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Concepts:

Chromatography

Light

Chloroplast
Structure

CHROMATOG
RAPHY

Photosynthesis

Objective:
-

Students will produce a chromatogram of four different leaves


(2 green/2 orange, red, or yellow) and evaluate the leaves
pigment composition by the end of the lesson.

Tasks:
1. Compare and contrast the different pigments in leaves.
2. Analyze a chromatogram

Name:

3. Evaluate your findings


Hour:

Paper chromatography separates compounds on paper as solvent carries the mixture up

(or down) the paper by capillary action. Compounds which are very soluble in the solvent
move along with the advancing solvent front, while less soluble compounds travel slowly

through the paper, well behind the solvent front. As a result, the different compounds are
separated on the basis of their solubilities in the chosen solvent. Chlorophyll a is slightly
soluble in a 3:1:1 mixture of petroleum ether, acetone, and water.

Carotenoids are very soluble in this solvent system. These solubility differences will

allow the separation of chlorophyll a from the carotenoids and chlorophyll b on a paper
chromatogram.

Light visible to the human eye occupies only a small portion of the electromagnetic

spectrum, namely from about 350 to 750 nanometers, or from violet to red. The color of light
is also related to the energy of the light as shown below.
1.

Which wavelength of visible light possesses the greatest energy value, and what is its
color?

2.

Which wavelength possesses the least energy value, and what is its color?

3.

Which pigment(s), chlorophyll a, chlorophyll b, and/or carotenoids, will travel the


farthest on the chromatography paper?

4.

Which pigment(s) is least soluble in the solvent?

Where are Pigments located? Label the following diagram: Inner-membrane, outermembrane, stroma, thylakoid, thylakoid membrane (provide label description).

Procedure:
Time required: 50 minutes
Materials:
Chromatography Paper (4 strips)
Test Tube Rack
Graduated Cylinder
2 green leaves
Quarter
One-holed Rubber Stoppers
Internet Access
Pipette

Four large test tubes


Ethanol (10 mL each)
Vis a Vis marker
2 leaves of another color (yellow, red, brown, orange)
Paper Clips
Lab Handout
Colored Pencils
Sheet of blank white paper

Generating the Pigments:


1. Obtain the lab handout and complete pre-lab exercises.
2. Obtain four strips of chromatography paper that are approximately one-two centimeters in
width.
3. Separately place one of the four leaves by each strip. Label the top of each strip in the top
corner to remember which belongs to which leaf.
4. Place the leaf bottom side down two centimeters above the bottom of the chromatography strip.
5. Gently roll the quarter back and forth along the bottom of the leave. This is the extraction of
the pigments, so be careful not to ruin the leaf.
Constructing the Apparatus
1.
2.
3.
4.

Obtain four large test tubes, four paper clips, and four one-holed rubber stoppers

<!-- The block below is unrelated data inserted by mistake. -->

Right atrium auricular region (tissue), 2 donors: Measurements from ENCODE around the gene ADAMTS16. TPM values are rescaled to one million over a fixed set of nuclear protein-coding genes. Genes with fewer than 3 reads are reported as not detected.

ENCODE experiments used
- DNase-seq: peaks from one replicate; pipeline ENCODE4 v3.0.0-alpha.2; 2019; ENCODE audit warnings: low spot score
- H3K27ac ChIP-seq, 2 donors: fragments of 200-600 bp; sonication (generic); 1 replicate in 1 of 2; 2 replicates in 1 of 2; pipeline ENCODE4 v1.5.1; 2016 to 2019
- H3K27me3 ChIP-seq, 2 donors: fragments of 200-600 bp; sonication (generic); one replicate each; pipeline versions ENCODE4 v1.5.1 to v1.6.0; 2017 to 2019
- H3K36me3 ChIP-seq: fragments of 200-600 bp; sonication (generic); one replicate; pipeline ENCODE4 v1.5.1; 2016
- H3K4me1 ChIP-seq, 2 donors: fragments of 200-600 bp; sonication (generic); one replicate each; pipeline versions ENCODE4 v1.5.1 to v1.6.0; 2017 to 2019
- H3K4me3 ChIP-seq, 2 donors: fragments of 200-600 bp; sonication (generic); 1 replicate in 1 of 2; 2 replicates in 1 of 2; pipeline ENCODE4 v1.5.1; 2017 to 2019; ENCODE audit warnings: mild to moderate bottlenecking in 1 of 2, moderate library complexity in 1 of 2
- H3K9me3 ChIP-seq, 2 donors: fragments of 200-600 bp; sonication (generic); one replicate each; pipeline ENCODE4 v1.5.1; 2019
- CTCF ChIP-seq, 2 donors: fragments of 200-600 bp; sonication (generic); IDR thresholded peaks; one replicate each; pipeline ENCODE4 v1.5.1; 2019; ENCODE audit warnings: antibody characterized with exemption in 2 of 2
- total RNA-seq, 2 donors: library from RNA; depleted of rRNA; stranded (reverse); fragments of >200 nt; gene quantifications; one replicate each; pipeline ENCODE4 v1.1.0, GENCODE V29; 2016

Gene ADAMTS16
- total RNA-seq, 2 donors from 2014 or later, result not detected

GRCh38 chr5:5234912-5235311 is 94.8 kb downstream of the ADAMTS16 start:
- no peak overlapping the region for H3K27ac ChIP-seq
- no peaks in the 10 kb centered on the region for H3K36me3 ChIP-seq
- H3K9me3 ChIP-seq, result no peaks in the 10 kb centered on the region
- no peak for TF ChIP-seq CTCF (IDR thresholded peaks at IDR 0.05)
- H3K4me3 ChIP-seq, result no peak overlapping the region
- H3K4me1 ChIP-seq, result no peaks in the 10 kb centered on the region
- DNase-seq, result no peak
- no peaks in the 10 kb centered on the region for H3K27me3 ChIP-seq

Unbend the paper clip and insert through the hole in the stopper.
Create a hook at the end of the paper clip located on the inside of the stopper
Place the paper clip/stopper apparatus in an empty test tube to test its stability
Testing for Pigments

1. Hook the chromatography strip (the far end away from the pigments) to the hook of the paper
clip. The chromatography strip should now be hanging securely.
2. Place the strip and paper clip/stopper apparatus into the empty test tube. Make sure the strip
is not touching the walls.
3. There should be two centimeters of unmarked paper below the pigment line. Using the vis a vis
marker, create a line one centimeter below the pigment.
4. Remove the paper and apparatus from the test tube.
5. Using a pipette, fill the large, empty test tube with ethanol up the line marked in step three.
6. After ethanol is added, gently add your strip and apparatus into the test tube. This must be
done slowly so that the pigments are not in direct contact with the ethanol.
7. Gently place the test tube in the rack and let sit for 20 minutes.
REPEAT PROCEDURE FOR EACH LEAF. BE SURE TO DO THE PROCEDURES FIRST SO YOU
HAVE TIME TO WAIT FOR EACH LEAF.

Analyzing Chromatography Strip:

1. After 20 minutes, remove the chromatography strip gently from the test tube and place on a
sheet of plane white paper.
2. Fill in the chart provided
3. Based on your results, use print/online resources to determine what kind of tree the leaf came
from.
4. Create your own wavelength chart using the information that your have found. Refer to the
wavelength chart presented earlier in the lab.

Physical
Characteristics
Color

Size

Shape

Chromatogram
Description

Surprising Finds

Green Leaf A

Green Leaf B

Non-Green A

Non-Green B

COMPARE THE LEAVES:

CONTRAST THE LEAVES:

WAVELENGTH CHART:

Assessment Questions:
What is the purpose of this lab?

Will red leaves contain the same amount of chlorophyll as green leaves? Why or why not?

Identify the pigments that are visible on your chromatograms.

Based on your results, do non-green leaves undergo photosynthesis? Explain your answer.

During the fall, the chlorophyll in the leaves of many plants starts to break down. The colors of other
pigments present in the leave are revealed. How do you think a chromatogram of a leaf that just turns
red in the fall would compare with your chromatogram of a leaf that is red all year?

What advantage could there be for a leaf to have pigments other than chlorophyll?